Saturday, March 28, 2009

Monumental and Personal

Kyiv is a city of monuments located in a country of monuments. Some cities, like Zaporizha or Donetsk, still retain their large monuments to Lenin. But here in Kyiv, some of the Soviet monuments stand, a bit uneasily, with new monuments from the last twenty years. The monuments here are, well, monumental. The Motherland statue dominates the skyline, and just down the way, the new Holomodor memorial and the monument to the Great Patriotic War stand next to each other. Today, on a nice spring day, the park with these monuments was full of people.

The most curious to Westerners--the bridal parties. It's a tradition here in Kyiv that you and your wedding party, often now in a white stretch limo, go from monument to monument posing for pictures. Evidently this is a post World War II phenomenon, that began, thought one of my students, as a way of honoring those who had sacrificed their lives for the country. Even on the coldest days, you see a bundled up bride, in a big white dress, trailed by the wedding party and accompanied by her groom, off to make the rounds of sights in the city for pictures.

Although I find the monuments solemn and more than a little intimidating, Ukrainians seem not to. They watch their children ride a tricycle nearby, promenade with a date, and bring a small picnic. Rather than an overly solemn place, it's just a nice green, relaxing place in the city to come. I imagine on particular memorial days, it has a much different feel as Ukrainians do feel a deep connection to the past and to the sacrifices of those who came before.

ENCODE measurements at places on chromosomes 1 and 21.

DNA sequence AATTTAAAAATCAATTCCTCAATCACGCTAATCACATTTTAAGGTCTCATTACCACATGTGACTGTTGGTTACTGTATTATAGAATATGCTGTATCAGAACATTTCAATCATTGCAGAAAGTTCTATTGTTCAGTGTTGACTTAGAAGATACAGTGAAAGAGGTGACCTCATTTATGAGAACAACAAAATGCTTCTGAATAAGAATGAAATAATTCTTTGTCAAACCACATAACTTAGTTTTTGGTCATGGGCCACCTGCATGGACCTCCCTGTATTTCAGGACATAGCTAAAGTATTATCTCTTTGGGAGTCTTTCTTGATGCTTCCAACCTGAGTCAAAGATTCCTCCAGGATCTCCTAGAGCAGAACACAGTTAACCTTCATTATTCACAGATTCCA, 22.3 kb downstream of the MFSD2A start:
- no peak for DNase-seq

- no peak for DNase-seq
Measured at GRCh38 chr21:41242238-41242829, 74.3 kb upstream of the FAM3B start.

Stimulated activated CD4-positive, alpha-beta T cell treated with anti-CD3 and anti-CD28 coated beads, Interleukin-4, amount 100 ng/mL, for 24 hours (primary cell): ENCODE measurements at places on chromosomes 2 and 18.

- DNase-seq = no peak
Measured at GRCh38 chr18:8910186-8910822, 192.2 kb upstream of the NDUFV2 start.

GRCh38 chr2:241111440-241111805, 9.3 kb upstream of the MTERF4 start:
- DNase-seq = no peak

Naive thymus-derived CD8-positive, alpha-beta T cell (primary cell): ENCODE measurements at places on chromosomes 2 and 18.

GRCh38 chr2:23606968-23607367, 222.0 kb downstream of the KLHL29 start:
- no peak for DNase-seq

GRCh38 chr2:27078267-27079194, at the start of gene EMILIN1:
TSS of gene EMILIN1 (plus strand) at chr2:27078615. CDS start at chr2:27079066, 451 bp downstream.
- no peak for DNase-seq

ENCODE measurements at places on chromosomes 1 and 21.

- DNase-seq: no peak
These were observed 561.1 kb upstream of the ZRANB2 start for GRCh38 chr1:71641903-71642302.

It's a rare thing to see certain statues without any flowers or wreaths placed on it. Fairly regularly, I pass by a small Holomodor monument near St. Michaels, and also by a statue to veterans of the war in Afghanistan near Pechersk Lavra. They always have wreaths or flowers placed on them.

But this past week I got a chance to experience an entirely different kind of culture far different from the massive governmental monuments. Irina took Christi Anne Hofland, a fellow Fulbrighter, and me to a performance at the Dakh Contemporary Art Center. It's in an old Soviet-style apartment building, several stops out on the Metro, and is an unofficial, non-state theater founded in 1994 and succeeding, as their website says, "using the methods of probes and mistakes." We saw a difficult-to-describe Richard III. The performance used no words, only music, dance, movement and masks, and was one of the most compelling things I'd seen in a long time.

In a tiny simple theater space seating only about 40 people on wooden benches, the performers and musicians combined Ukrainian traditions--music, rshynky and more--with Shakespeare in a way I'll long remember. So much of Ukrainian traditional culture is presented either as a sort of kitsch, available for purchase by tourists, or as something embedded in amber, unchanging, in museum exhibitions. I very much liked how this energetic thoughtful group of performers, headed by director and founder Vladyslav Troitskyi took their own traditions and created something entirely new. And the Shakespearean themes of family intrigue, death, and the lust for power resonate must, I suspect, resonate deeply here.

Top and bottom images: from Dakh Contemporary Art Center
Motherland and Afghan statues in Kyiv, from Wikipedia

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